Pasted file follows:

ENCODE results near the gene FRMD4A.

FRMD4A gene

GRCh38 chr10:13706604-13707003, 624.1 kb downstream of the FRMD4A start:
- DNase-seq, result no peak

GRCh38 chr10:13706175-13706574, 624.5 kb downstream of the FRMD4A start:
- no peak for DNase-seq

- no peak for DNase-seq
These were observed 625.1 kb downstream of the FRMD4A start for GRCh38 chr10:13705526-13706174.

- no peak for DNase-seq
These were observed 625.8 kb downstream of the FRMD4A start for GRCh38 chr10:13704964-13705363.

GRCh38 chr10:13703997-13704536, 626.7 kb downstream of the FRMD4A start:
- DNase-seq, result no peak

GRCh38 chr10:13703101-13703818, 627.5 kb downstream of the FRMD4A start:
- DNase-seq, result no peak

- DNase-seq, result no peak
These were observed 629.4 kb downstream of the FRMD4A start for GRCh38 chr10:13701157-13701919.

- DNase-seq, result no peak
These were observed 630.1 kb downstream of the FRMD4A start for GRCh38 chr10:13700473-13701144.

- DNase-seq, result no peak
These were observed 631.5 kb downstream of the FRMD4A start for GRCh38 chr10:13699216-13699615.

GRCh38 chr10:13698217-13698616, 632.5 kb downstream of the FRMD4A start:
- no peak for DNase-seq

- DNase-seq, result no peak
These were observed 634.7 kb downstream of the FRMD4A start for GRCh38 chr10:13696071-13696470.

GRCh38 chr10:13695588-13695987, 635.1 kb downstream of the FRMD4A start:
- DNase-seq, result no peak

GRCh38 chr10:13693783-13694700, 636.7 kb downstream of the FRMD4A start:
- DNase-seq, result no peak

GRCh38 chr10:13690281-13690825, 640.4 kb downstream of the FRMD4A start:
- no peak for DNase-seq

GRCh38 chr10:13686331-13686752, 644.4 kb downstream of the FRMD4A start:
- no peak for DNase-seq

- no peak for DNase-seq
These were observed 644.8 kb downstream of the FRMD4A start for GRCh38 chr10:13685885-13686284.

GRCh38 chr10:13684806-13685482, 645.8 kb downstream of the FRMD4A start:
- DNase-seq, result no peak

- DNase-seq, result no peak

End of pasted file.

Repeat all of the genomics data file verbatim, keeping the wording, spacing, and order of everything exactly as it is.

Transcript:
ENCODE results near the gene FRMD4A.

FRMD4A gene

GRCh38 chr10:13706604-13707003, 624.1 kb downstream of the FRMD4A start:
- DNase-seq, result no peak

GRCh38 chr10:13706175-13706574, 624.5 kb downstream of the FRMD4A start:
- no peak for DNase-seq

- no peak for DNase-seq
These were observed 625.1 kb downstream of the FRMD4A start for GRCh38 chr10:13705526-13706174.

- no peak for DNase-seq
These were observed 625.8 kb downstream of the FRMD4A start for GRCh38 chr10:13704964-13705363.

GRCh38 chr10:13703997-13704536, 626.7 kb downstream of the FRMD4A start:
- DNase-seq, result no peak

GRCh38 chr10:13703101-13703818, 627.5 kb downstream of the FRMD4A start:
- DNase-seq, result no peak

- DNase-seq, result no peak
These were observed 629.4 kb downstream of the FRMD4A start for GRCh38 chr10:13701157-13701919.

- DNase-seq, result no peak
These were observed 630.1 kb downstream of the FRMD4A start for GRCh38 chr10:13700473-13701144.

- DNase-seq, result no peak
These were observed 631.5 kb downstream of the FRMD4A start for GRCh38 chr10:13699216-13699615.

GRCh38 chr10:13698217-13698616, 632.5 kb downstream of the FRMD4A start:
- no peak for DNase-seq

- DNase-seq, result no peak
These were observed 634.7 kb downstream of the FRMD4A start for GRCh38 chr10:13696071-13696470.

GRCh38 chr10:13695588-13695987, 635.1 kb downstream of the FRMD4A start:
- DNase-seq, result no peak

GRCh38 chr10:13693783-13694700, 636.7 kb downstream of the FRMD4A start:
- DNase-seq, result no peak

GRCh38 chr10:13690281-13690825, 640.4 kb downstream of the FRMD4A start:
- no peak for DNase-seq

GRCh38 chr10:13686331-13686752, 644.4 kb downstream of the FRMD4A start:
- no peak for DNase-seq

- no peak for DNase-seq
These were observed 644.8 kb downstream of the FRMD4A start for GRCh38 chr10:13685885-13686284.

GRCh38 chr10:13684806-13685482, 645.8 kb downstream of the FRMD4A start:
- DNase-seq, result no peak

- DNase-seq, result no peak